Pension contributions from FTSE 100 companies fell in 2013 after many years of steady increases, according to the 21st annual Accounting for Pensions report from consultants LCP.
It said that growth in additional security for pensions in the form of guarantees, pledges or charges over assets by FTSE 100 companies partly explains a fall in cash contributions, despite collective deficits of £37 billion in June 2014, a decrease from £43 billion a year earlier. De-risking is also on the rise, with record levels of buy-ins and longevity swap transactions at schemes, such as a £16 billion longevity swap by BT Group. LCP partner and report author, Bob Scott, said: “In some ways the pensions outlook is as bright as it has been for many years. The 2014 budget makes saving for retirement more attractive for individuals. Economic growth brings investment opportunities for pension schemes and their sponsors, and increased capacity in the insurance market shows companies that there is an end in sight to their DB pensions issues.”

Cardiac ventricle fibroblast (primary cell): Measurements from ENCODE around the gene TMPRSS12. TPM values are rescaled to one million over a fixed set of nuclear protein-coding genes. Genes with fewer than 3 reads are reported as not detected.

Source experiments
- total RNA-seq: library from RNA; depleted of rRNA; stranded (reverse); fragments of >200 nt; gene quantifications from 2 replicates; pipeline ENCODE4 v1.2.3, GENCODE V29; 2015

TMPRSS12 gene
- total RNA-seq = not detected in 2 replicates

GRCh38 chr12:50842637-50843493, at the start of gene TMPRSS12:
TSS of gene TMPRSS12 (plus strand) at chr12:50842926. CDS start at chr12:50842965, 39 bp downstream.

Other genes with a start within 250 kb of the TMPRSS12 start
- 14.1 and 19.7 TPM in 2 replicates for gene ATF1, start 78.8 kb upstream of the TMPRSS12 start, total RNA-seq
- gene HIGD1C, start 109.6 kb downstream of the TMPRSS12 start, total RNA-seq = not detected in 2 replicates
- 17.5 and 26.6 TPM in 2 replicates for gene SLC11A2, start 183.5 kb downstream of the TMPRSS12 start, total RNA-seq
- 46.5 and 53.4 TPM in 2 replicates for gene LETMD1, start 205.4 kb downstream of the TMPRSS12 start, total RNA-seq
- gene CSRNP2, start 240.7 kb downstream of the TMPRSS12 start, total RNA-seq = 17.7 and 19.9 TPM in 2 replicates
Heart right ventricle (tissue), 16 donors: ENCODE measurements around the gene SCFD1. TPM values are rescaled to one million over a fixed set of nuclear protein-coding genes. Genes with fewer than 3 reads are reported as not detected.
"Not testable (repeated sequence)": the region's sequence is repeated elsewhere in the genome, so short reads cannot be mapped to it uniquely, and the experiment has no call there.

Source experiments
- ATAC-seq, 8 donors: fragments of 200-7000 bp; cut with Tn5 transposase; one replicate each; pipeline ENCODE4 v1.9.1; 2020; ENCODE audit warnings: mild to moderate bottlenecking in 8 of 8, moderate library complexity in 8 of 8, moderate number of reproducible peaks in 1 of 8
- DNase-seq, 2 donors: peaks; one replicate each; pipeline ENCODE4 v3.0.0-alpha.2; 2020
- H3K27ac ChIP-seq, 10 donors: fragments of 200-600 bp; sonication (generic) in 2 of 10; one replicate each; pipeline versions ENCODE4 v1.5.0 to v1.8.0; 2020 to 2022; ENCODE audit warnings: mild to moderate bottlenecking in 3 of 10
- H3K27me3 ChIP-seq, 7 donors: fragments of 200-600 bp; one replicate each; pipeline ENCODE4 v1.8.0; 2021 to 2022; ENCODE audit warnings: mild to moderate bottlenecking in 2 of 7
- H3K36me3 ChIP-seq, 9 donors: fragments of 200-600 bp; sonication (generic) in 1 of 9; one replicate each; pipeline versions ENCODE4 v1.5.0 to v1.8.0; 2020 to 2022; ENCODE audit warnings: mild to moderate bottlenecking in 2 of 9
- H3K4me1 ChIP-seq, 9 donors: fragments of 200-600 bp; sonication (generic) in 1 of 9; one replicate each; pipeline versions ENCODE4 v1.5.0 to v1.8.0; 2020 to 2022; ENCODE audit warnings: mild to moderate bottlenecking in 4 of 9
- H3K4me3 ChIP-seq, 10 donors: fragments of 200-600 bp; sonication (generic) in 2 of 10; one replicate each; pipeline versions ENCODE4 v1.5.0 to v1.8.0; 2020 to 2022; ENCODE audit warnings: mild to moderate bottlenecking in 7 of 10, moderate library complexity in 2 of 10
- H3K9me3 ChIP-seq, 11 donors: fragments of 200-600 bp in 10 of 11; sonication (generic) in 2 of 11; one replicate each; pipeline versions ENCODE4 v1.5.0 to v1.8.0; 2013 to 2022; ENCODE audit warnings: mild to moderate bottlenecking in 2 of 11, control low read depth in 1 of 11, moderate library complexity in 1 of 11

In other developments, LCP said that the Scottish independence referendum could cause a problem for some companies, as a “yes” vote could lead to more stringent funding requirements. LCP added that no matter who wins the next general election in 2015, there are likely to be changes to pension taxation.